Since 2008, our academic partners have worked closely with Walker on historical series and retrospectives to connect new scholarship to significant works or artists. These partnerships have included programs such as Riff on the Rif, films from North Africa; And Yet She Moves: Reviewing Feminist Cinema, a chronicle of the impact of activism over the last four decades which included the work of Lynn Hershman; People’s Republic of Cinema, a celebration of the cinematic version of history in exploring the 60th anniversary of post-revolutionary China; and Abderrahmane Sissako: Africa’s Visual Poet, a retrospective with post-screening conversations with Sissako moderated by African film specialists from St. Olaf, Carleton College, Macalester College, and the University of Minnesota.

In addition, the department continues to stimulate scholarship and understanding of film through program notes at screenings, introductions and post-screening discussions by curators, scholars and artists. In 2014, Isla Leaver-Yap began her two-year appointment as the Walker’s Bentson Film Scholar and contributed to scholarship on the Ruben Bentson Moving Image Collection through blog posts and programming.

The Walker’s mission is to mark artists’ shifts in practice and programmatic experimentation. From this directive the annual series Expanding the Frame began in 2007 for directors breaking the boundaries of moving image. 2015’s Expanding the Frame focused on projects that comb theater and cinema with work by Miwa Matrayek and Sam Green, whose cinematic presentations only exist when performed live.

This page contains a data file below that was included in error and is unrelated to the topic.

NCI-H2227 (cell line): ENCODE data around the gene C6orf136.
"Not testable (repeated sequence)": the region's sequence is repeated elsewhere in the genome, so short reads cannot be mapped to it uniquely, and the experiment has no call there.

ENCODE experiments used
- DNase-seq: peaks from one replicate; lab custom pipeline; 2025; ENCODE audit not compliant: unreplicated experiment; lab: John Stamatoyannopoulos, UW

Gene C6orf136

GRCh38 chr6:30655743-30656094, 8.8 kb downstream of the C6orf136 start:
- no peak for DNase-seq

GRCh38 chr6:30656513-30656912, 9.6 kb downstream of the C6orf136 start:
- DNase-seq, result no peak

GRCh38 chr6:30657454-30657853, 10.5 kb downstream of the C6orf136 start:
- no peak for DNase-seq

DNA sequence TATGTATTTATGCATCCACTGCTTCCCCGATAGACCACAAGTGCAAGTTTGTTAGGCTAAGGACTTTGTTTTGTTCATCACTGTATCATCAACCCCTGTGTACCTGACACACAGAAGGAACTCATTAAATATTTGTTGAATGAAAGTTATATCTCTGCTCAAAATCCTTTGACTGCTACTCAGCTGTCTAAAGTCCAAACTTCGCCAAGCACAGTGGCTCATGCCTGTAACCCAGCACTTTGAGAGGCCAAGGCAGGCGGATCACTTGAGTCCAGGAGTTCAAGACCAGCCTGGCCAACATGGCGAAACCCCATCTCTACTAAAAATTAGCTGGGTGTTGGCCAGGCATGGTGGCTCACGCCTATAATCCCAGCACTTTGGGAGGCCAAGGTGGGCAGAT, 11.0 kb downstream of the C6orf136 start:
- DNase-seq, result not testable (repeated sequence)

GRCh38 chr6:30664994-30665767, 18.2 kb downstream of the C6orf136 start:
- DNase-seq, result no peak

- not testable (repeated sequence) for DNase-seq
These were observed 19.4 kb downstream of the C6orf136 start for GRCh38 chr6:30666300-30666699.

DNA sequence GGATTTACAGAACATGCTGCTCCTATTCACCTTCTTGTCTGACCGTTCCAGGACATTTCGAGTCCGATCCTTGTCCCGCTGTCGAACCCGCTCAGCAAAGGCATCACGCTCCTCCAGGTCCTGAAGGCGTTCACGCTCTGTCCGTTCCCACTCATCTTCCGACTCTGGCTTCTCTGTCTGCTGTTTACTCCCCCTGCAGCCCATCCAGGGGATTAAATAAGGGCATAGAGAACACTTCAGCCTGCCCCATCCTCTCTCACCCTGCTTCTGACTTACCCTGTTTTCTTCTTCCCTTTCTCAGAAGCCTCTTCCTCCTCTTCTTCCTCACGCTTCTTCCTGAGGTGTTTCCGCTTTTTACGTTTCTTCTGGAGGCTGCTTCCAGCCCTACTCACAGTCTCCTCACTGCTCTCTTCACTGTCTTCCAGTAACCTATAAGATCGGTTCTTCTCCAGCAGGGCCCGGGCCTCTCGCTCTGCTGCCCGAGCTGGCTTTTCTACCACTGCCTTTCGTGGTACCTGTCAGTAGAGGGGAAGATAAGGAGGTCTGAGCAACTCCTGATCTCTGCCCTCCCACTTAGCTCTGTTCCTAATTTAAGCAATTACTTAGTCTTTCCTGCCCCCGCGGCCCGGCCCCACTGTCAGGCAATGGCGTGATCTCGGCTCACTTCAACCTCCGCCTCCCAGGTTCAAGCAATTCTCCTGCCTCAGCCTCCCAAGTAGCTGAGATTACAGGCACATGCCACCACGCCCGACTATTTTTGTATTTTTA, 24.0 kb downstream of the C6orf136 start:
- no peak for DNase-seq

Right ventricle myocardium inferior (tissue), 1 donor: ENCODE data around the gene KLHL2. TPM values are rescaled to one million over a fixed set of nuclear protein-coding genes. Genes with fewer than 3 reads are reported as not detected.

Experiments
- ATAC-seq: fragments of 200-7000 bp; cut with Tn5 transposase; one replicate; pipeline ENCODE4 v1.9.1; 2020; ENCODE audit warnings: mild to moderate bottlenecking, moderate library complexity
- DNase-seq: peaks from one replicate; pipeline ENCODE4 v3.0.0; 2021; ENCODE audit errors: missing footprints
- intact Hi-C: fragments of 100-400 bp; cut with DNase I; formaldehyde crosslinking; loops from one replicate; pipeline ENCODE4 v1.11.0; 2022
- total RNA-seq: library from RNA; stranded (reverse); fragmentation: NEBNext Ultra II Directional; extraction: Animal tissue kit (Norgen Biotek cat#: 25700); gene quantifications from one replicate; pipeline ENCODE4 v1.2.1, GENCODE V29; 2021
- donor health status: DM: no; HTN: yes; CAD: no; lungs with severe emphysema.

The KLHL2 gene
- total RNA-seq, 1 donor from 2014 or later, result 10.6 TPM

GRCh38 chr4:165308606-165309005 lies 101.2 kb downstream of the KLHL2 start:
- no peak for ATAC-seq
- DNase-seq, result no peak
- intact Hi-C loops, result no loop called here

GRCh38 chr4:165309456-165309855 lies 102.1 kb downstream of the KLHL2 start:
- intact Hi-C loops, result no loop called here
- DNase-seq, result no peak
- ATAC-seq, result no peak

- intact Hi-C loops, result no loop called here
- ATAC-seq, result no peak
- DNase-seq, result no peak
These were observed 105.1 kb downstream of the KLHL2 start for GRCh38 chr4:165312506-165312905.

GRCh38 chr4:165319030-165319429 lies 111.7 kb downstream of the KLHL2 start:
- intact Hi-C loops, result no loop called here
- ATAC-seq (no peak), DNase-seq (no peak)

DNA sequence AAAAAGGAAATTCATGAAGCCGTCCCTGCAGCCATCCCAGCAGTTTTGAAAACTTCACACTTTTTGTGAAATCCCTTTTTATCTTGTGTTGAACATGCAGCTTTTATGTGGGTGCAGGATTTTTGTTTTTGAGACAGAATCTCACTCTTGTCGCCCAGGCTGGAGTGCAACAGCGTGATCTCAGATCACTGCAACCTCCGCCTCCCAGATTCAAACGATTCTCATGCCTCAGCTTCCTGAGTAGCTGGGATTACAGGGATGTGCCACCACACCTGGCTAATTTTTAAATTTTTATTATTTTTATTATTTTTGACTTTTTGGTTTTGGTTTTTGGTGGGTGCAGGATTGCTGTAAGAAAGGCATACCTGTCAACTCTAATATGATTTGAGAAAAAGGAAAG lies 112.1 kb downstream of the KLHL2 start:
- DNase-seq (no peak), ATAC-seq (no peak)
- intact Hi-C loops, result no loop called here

Artists’ commissions constitute another trans-platform series at the Walker. In 2012, Thai filmmaker Apichatpong Weerasethakul premiered Cactus River (Khong Lang Nam), the first artist video to be exhibited on the Walker Channel.

In 2015, a new commission series asked artists to respond to films in the Ruben/Benston Moving Image Collection. Moyra Davey, a Canadian artist based in New York, created Notes on Blue, which reflects on Jarman’s film Blue. James Richards, a London-based video artist who received the prestigious Jarman Prize in 2012, was also commissioned to create a work inspired by Jarman. Both works launch during the Walker’s 2015 conference SuperScript: Art Journalism and Criticism in a Digital Age. Leslie Thornton, whose films were shown in 2012 as part of the Walker’s Radical Light series, and Seth Price, an Israeli-born New York–based artist who studied with Thornton at Brown University, were chosen to create works responding to director Bruce Conner. Price and Thornton both work in the context of Conner’s complex inquiry into appropriated material and the aesthetics of technology, and were chosen for their artistic connections with their subject. Finally, Iranian-born, Berlin-based Shahryar Nashat and Jerusalem-born Uri Aran were selected to develop new moving image pieces responding to the work of Marcel Broodthaers. Nashat engages with the practice of collecting and artistic reuse of materials, while Aran also follows in Broodthaers’s style of collecting objects and images to create sculptural elements in his media work.

History of the Department